“In a diverse community, there is respect for the distinct influences and life experiences of many cultures and there is room at the table for all, each bringing something to be shared, not stolen, and certainly not checked at the door,” Carter says.

Pena echoes Carter, and issues a challenge to the business community.

“I would like to see designers, architects and project managers at the table who look like me. Austin needs to recruit, interview and hire people of color across all industries,” Pena says. “A lot of companies may aim to foster diversity, but they are shooting in the dark if there is no target.”

In September 2016, the University of Texas School of Architecture announced the establishment of an initiative on Race, Gender and the Built Environment specifically to address what it calls “one of the most pressing issues affecting 21st century design and planning.” The effort aims to facilitate diversity among design and planning professionals and students, and foster innovation in teaching and research on race, gender and inequality in American cities.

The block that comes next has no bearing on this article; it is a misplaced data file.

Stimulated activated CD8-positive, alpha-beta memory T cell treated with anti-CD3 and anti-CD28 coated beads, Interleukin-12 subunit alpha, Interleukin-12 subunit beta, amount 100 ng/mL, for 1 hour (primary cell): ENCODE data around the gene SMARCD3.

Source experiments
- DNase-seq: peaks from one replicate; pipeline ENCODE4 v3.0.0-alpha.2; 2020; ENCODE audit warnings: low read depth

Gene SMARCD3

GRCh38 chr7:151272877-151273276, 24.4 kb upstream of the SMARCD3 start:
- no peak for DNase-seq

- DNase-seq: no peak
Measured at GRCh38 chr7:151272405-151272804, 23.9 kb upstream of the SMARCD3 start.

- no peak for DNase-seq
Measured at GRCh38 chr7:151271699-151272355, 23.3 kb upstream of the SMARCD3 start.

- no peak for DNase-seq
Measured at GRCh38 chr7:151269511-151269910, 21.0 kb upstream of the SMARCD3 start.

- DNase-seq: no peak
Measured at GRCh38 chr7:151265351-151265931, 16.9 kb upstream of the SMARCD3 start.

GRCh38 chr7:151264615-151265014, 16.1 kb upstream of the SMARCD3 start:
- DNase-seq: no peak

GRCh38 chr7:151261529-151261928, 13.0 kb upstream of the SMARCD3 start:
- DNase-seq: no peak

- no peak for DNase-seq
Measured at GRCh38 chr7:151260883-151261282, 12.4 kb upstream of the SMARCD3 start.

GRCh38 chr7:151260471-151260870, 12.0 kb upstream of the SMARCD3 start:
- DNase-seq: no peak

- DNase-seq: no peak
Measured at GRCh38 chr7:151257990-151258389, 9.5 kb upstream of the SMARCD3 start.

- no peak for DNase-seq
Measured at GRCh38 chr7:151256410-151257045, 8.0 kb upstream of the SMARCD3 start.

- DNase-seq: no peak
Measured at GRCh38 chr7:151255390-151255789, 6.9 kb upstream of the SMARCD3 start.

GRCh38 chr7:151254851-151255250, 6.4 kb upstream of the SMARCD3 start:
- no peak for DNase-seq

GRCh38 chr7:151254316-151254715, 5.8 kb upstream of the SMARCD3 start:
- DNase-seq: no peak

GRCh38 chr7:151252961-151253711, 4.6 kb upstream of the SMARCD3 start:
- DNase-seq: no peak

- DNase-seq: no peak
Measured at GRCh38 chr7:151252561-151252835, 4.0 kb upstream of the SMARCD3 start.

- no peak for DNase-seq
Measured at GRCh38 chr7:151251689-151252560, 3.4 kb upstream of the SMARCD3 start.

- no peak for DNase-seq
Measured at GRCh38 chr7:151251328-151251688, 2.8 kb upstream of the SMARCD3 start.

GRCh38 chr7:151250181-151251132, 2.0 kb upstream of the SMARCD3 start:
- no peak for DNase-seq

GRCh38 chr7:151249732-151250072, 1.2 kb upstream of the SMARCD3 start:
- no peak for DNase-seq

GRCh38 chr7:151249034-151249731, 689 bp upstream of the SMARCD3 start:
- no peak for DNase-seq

Trinity White

Organizations such as the National Organization of Minority Architects, where Pena has served as editor-in-chief of its in-house publication, NOMA Magazine, work to minimize the effect of racism in the profession. In addition to articles in the magazine that showcase the talent and capabilities of minorities in the industry, NOMA also conducts conferences and events specifically for African-American women in architecture.

“As architects, we can offer solutions and options for many issues associated with building sustainable, resilient and healthy communities. Our involvement could begin in the education cycle from an early age, where we will get our future generation of architects of color,” Carter says.

Though White, Carter and Pena comprise—as Pena says—“a small bunch,” the women represent something integral to their communities and their industry: a future with the potential for change.

“Representation and inclusion are critical for the soul of a city,” Pena adds. Thanks to these three women, the soul-searching in Austin will continue.